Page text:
One of the main advantages of Ion-Sensitive Field-Effect Transistor (ISFET) technology is the capability to exploit technological advancements initially developed for conventional FETs for logic applications, such as the employ of high-k dielectrics for the gate and the definition of fully depleted and gate all around structures. Negative Capacitance (NC) is an emerging concept exploiting ferroelectric materials integrated in field effect transistor gate stacks in order to decrease their subthreshold swing and improve the drain current (ID) overdrive in order to reach more energy efficient devices, operated at lower voltage. In this work, we investigate and experimentally demonstrate the application of this concept to enable subthermionic ISFETs with enhanced current sensitivity and low power operation. A physical model for the introduced NC ISFET is presented and optimized by fitting of the experimental results, providing further insights into the sensor parameters and a predictive tool for the design of future NC-based sensors.

The advantages of Ion-Sensitive Field-Effect Transistors (ISFETs) related to high sensitivity and low power operation, low fabrication cost, and intrinsic Complementary Metal-Oxide-Semiconductor (CMOS) compatibility have been explored and demonstrated in many studies.1–22 

The Nernst limit states that the voltage sensitivity (SV), i.e., the variation of threshold voltage (Vth) due to a variation of one unit of pH (defined as −log[H+], where [H+] is the concentration of hydrogen ions)23 is limited to 60 mV at room temperature (300 K). In a Field Effect Transistor (FET), the minimum gate voltage (VG) variation needed to achieve a 10× variation of ID is imposed by the thermionic limit of 60 mV. Consequently, the current sensitivity (SI) for a conventional ISFET cannot be larger than one decade of current per unit of pH. Recently, the Negative Capacitance (NC) effect shown by ferroelectric materials has been proposed to reduce the subthreshold slope (SS) of FETs below the thermionic limit.24–28 Exploiting the NC region of ferroelectrics is difficult due to its instability. However, it can be stabilized if the ferroelectric capacitor (Fe-Cap) is placed in-series with an appropriate positive capacitor,29 potentially the MOSFET with tunable gate capacitance. Until now, such NC configuration has been used for solid-state electronic devices but never for ISFETs, where the solid-state device is combined with an in-series Liquid Under Test (LUT).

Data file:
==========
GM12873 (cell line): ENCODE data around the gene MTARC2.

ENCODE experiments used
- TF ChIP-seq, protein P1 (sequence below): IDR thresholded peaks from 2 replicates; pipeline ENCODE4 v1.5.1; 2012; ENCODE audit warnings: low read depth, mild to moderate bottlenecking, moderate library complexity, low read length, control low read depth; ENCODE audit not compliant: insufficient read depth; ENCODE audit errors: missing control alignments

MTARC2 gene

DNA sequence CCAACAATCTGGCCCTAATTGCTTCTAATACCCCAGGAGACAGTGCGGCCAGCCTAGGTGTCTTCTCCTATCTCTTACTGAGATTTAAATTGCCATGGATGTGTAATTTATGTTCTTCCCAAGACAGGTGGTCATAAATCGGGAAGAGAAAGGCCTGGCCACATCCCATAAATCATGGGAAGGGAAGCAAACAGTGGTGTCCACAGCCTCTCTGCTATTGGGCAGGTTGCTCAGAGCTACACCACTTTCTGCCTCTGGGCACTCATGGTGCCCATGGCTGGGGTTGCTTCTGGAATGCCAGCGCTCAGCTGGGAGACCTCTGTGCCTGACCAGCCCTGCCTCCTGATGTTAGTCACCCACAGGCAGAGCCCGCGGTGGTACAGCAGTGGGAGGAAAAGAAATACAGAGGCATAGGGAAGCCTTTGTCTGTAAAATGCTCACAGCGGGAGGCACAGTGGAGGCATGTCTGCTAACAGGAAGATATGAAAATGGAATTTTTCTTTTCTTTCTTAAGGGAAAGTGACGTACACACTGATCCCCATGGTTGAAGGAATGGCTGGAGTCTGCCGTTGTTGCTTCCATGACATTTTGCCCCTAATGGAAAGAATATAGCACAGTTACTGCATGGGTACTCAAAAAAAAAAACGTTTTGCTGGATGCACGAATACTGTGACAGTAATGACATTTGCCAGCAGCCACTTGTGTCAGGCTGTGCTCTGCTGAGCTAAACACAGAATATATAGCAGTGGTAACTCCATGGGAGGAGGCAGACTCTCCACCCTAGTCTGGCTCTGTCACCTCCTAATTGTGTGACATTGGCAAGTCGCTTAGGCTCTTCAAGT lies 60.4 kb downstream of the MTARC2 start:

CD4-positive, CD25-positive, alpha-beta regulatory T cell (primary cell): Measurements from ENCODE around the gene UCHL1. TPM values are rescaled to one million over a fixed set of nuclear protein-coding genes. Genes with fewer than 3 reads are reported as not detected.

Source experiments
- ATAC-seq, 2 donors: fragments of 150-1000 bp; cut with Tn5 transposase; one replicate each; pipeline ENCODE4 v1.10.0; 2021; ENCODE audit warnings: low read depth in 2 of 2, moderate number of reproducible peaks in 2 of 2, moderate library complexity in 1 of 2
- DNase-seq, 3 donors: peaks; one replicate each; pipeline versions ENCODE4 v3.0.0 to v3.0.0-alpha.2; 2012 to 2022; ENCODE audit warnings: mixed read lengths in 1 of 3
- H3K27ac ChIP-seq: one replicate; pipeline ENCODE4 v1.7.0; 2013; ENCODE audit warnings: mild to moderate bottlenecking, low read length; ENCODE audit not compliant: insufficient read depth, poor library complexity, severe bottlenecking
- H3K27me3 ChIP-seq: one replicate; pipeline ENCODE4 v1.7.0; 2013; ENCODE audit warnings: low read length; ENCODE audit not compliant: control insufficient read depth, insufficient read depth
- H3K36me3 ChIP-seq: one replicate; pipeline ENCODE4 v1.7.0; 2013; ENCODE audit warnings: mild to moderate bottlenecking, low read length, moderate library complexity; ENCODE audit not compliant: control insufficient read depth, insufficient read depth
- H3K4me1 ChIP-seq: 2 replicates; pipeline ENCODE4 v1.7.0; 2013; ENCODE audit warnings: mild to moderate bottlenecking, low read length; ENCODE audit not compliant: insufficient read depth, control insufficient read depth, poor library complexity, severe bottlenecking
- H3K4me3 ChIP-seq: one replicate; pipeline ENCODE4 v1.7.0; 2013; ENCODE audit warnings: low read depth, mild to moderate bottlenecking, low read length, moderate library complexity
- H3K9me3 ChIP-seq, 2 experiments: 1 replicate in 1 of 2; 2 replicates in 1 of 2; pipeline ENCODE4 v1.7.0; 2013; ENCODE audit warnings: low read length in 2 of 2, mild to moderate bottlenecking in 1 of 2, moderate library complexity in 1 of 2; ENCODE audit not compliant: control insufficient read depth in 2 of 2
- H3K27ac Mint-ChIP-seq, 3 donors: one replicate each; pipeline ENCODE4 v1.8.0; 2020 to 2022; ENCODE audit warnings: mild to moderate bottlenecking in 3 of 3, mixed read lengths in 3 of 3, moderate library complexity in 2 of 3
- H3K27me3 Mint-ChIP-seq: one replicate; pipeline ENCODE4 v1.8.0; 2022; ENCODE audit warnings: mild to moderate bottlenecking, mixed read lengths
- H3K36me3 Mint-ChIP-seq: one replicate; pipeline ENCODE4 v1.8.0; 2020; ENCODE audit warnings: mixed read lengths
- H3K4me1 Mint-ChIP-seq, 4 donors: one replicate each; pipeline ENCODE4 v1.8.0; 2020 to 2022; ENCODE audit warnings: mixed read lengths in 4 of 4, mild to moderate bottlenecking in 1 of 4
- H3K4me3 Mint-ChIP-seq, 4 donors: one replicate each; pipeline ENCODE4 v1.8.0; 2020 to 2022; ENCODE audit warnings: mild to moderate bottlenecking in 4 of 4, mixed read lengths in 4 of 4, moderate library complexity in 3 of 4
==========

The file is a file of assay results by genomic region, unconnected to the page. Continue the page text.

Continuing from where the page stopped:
In this study, we design, fabricate, and perform an experimental study on SOI ISFETs connected with Fe-Caps to demonstrate that NC effect can significantly improve the SI of conventional ISFETs by reducing their SS below the thermionic limit.

A physical model for the capacitance of the liquid gate (LG) is introduced and integrated in a SPICE (Simulation Program with Integrated Circuit Emphasis) simulation environment, which is calibrated from experimental data for the transfer characteristics. The resulting model is used to evaluate and investigate the impact of additional system parameters, such as the increase in the overall gate capacitance, which helps increasing the Signal to Noise Ratio (SNR) by reducing the flicker noise. This work reports the experimental characterization of an NC ISFET device and the definition of a predictive physical model capable of explaining and offering excellent agreement with measurement results. Some prior ideas of using an NC FET as sensing elements have been reported under the form of patents;30,31 however, none of these patents report any similar experimental demonstration of NC effect in a ISFET.

Three sets of Fe-Caps [a 46 nm thick single-crystalline Pb(Zr,Ti)O3 (PZT) and two types of 16 nm thick Si-doped HfO2 with different annealing temperatures] are studied. In the proposed configuration, the Fe-Cap is connected between the MOSFET gate and a platinum electrode with an area of 2 mm2 in contact with the LG. The Fully Depleted (FD) SOI MOSFET has a 20 nm thick buried oxide (BOx), 30 nm thick silicon layer, and a gate stack composed of 3 nm of HfO2 on 5 nm of SiO2; the intrinsic channel is 16 μm long and 6 μm wide and the metal gate is overlapping the N+ doped contact regions by 3 μm per side. For the NC matching, we have designed and fabricated banks of Fe-Caps of various dimensions, similarly to a previous report,32 and we built external connections between the backsides of Fe-Cap chips and MOSFET gate contacts on a different chip. The proof-of-concept for an NC ISFET is experimentally validated and tested by connecting its individual components (base FD SOI FET, Fe-Cap and sensing electrode). This is an efficient strategy for testing and optimizing the matching conditions with different sizes and materials for the Fe-Caps. It also permits to compare and evaluate the SS improvement given by the NC effect since it allows comparing the transfer characteristics of the very same ISFET with and without the ferroelectric component.